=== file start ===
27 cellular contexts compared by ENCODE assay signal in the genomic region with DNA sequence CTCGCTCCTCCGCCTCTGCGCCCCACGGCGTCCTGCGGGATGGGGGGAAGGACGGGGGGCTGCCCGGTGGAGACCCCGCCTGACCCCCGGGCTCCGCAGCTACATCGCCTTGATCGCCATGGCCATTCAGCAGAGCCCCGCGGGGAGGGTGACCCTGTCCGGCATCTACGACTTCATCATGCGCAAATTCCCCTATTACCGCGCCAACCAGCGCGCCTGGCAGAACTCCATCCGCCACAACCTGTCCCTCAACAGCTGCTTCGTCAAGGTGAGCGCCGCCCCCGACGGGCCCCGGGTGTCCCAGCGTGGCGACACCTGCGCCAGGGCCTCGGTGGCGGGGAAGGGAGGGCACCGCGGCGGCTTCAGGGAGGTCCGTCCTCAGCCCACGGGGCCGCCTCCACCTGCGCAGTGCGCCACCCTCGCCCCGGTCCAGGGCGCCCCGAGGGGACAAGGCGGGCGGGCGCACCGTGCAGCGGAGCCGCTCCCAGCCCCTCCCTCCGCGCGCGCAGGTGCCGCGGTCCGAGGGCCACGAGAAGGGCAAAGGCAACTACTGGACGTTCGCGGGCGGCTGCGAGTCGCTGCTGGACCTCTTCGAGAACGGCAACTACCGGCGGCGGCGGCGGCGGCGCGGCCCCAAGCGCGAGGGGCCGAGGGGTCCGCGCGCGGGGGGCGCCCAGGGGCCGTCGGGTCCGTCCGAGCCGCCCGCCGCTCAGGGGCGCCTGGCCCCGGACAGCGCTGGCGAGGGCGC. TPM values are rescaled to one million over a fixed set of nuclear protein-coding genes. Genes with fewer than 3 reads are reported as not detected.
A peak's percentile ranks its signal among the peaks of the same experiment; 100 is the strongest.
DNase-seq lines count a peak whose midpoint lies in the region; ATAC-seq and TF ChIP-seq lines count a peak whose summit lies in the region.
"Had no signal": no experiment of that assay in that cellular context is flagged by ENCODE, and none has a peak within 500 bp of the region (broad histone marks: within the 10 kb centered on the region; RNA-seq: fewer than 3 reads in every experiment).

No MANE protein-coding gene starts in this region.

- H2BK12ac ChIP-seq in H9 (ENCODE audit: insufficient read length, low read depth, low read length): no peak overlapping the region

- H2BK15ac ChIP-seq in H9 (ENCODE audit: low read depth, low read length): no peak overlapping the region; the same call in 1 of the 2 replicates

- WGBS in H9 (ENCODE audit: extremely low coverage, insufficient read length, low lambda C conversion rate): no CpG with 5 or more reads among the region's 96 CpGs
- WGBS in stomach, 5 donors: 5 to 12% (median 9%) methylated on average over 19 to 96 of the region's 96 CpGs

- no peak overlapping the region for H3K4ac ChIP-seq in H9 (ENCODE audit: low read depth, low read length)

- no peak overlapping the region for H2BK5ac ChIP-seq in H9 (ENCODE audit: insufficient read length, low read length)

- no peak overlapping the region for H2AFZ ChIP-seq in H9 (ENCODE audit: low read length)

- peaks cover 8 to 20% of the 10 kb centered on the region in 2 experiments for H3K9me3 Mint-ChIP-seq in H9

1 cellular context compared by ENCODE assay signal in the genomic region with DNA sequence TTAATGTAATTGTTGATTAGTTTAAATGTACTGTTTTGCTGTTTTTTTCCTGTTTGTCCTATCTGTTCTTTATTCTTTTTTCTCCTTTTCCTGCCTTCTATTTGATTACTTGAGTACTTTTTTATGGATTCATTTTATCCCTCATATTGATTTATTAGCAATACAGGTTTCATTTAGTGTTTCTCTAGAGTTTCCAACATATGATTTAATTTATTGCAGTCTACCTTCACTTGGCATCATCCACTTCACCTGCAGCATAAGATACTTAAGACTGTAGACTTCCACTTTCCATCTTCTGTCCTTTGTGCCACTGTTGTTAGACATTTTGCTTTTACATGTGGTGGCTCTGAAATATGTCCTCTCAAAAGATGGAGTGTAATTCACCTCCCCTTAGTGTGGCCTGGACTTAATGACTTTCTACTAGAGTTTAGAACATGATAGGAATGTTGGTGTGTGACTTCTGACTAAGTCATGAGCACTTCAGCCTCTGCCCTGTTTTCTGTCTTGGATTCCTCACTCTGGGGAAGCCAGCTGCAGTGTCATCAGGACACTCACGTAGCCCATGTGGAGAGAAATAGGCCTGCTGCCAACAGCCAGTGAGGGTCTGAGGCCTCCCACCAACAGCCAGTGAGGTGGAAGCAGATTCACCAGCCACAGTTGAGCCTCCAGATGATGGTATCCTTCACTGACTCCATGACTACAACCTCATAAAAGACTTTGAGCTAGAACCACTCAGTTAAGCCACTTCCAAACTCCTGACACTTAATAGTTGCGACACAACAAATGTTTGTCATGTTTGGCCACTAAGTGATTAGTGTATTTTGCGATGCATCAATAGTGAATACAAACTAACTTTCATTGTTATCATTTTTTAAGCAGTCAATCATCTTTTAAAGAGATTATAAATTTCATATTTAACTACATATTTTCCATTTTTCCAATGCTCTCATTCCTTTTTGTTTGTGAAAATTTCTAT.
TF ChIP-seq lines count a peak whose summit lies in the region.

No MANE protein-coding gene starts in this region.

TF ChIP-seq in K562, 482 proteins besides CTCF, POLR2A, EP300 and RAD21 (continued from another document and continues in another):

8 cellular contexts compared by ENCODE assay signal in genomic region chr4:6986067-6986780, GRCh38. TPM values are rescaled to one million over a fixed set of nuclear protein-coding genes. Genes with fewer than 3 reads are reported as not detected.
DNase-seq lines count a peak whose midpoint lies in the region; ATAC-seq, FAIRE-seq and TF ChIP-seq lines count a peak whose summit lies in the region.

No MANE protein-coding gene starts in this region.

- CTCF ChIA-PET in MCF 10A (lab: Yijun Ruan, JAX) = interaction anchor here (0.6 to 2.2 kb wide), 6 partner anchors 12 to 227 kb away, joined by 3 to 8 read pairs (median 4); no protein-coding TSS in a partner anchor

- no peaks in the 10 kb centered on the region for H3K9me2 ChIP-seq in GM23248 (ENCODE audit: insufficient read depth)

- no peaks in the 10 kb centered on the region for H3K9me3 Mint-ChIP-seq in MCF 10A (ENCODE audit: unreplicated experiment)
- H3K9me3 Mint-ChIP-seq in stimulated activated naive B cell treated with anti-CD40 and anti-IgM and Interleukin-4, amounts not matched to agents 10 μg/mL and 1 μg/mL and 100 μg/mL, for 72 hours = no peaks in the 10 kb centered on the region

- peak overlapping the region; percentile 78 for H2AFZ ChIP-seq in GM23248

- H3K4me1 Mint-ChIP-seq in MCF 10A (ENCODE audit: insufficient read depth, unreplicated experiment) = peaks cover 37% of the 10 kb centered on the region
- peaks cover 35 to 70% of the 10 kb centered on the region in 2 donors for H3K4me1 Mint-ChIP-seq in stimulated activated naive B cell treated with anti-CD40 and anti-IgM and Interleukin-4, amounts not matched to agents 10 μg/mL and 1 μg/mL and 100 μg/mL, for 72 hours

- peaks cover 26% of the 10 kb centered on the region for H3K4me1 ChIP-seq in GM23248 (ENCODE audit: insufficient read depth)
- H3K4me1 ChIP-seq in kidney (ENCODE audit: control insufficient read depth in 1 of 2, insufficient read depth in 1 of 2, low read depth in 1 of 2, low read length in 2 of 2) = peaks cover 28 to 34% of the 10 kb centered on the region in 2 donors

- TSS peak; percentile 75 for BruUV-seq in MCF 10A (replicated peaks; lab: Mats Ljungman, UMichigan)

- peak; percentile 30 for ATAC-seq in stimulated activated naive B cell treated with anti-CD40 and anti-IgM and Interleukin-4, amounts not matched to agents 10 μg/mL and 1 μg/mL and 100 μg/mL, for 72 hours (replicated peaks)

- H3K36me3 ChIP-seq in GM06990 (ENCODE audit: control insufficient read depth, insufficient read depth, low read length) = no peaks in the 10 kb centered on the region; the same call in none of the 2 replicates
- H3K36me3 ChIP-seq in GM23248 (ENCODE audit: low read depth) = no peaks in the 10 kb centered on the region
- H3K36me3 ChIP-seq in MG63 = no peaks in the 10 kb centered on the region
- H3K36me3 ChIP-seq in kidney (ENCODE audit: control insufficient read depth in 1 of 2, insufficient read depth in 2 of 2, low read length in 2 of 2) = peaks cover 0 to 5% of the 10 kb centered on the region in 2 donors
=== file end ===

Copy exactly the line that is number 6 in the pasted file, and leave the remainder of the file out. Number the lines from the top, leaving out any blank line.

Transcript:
- H2BK12ac ChIP-seq in H9 (ENCODE audit: insufficient read length, low read depth, low read length): no peak overlapping the region